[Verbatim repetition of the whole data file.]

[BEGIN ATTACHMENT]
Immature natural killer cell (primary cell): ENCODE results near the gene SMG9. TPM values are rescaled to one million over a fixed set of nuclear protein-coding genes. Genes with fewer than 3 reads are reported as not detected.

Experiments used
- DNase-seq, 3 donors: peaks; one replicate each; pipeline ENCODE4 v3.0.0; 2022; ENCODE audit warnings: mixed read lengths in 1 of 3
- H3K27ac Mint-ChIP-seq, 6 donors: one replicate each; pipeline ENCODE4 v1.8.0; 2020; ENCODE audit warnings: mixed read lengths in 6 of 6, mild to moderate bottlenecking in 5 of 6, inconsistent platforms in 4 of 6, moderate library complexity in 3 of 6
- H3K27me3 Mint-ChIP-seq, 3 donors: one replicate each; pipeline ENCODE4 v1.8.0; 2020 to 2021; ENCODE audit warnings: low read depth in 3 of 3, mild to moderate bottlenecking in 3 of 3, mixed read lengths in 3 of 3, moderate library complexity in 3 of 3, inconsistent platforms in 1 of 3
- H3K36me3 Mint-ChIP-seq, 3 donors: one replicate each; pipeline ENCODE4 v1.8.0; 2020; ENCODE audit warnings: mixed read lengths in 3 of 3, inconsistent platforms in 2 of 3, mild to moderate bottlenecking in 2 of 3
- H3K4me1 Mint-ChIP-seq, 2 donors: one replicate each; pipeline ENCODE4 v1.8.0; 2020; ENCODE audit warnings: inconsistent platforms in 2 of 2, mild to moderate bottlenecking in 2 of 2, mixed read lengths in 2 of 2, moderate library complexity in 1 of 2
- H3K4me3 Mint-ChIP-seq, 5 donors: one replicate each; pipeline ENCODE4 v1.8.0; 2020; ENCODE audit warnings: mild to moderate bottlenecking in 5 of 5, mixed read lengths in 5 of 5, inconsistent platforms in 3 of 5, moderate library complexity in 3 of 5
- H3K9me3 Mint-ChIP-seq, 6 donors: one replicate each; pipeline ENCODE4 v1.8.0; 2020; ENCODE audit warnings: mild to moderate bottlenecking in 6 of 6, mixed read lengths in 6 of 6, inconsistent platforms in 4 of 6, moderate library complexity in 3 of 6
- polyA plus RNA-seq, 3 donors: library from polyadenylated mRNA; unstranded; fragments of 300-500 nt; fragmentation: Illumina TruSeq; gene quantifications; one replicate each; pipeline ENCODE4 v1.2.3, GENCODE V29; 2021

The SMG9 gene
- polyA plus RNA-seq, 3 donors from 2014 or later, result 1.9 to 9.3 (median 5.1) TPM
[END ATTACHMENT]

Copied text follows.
Immature natural killer cell (primary cell): ENCODE results near the gene SMG9. TPM values are rescaled to one million over a fixed set of nuclear protein-coding genes. Genes with fewer than 3 reads are reported as not detected.

Experiments used
- DNase-seq, 3 donors: peaks; one replicate each; pipeline ENCODE4 v3.0.0; 2022; ENCODE audit warnings: mixed read lengths in 1 of 3
- H3K27ac Mint-ChIP-seq, 6 donors: one replicate each; pipeline ENCODE4 v1.8.0; 2020; ENCODE audit warnings: mixed read lengths in 6 of 6, mild to moderate bottlenecking in 5 of 6, inconsistent platforms in 4 of 6, moderate library complexity in 3 of 6
- H3K27me3 Mint-ChIP-seq, 3 donors: one replicate each; pipeline ENCODE4 v1.8.0; 2020 to 2021; ENCODE audit warnings: low read depth in 3 of 3, mild to moderate bottlenecking in 3 of 3, mixed read lengths in 3 of 3, moderate library complexity in 3 of 3, inconsistent platforms in 1 of 3
- H3K36me3 Mint-ChIP-seq, 3 donors: one replicate each; pipeline ENCODE4 v1.8.0; 2020; ENCODE audit warnings: mixed read lengths in 3 of 3, inconsistent platforms in 2 of 3, mild to moderate bottlenecking in 2 of 3
- H3K4me1 Mint-ChIP-seq, 2 donors: one replicate each; pipeline ENCODE4 v1.8.0; 2020; ENCODE audit warnings: inconsistent platforms in 2 of 2, mild to moderate bottlenecking in 2 of 2, mixed read lengths in 2 of 2, moderate library complexity in 1 of 2
- H3K4me3 Mint-ChIP-seq, 5 donors: one replicate each; pipeline ENCODE4 v1.8.0; 2020; ENCODE audit warnings: mild to moderate bottlenecking in 5 of 5, mixed read lengths in 5 of 5, inconsistent platforms in 3 of 5, moderate library complexity in 3 of 5
- H3K9me3 Mint-ChIP-seq, 6 donors: one replicate each; pipeline ENCODE4 v1.8.0; 2020; ENCODE audit warnings: mild to moderate bottlenecking in 6 of 6, mixed read lengths in 6 of 6, inconsistent platforms in 4 of 6, moderate library complexity in 3 of 6
- polyA plus RNA-seq, 3 donors: library from polyadenylated mRNA; unstranded; fragments of 300-500 nt; fragmentation: Illumina TruSeq; gene quantifications; one replicate each; pipeline ENCODE4 v1.2.3, GENCODE V29; 2021

The SMG9 gene
- polyA plus RNA-seq, 3 donors from 2014 or later, result 1.9 to 9.3 (median 5.1) TPM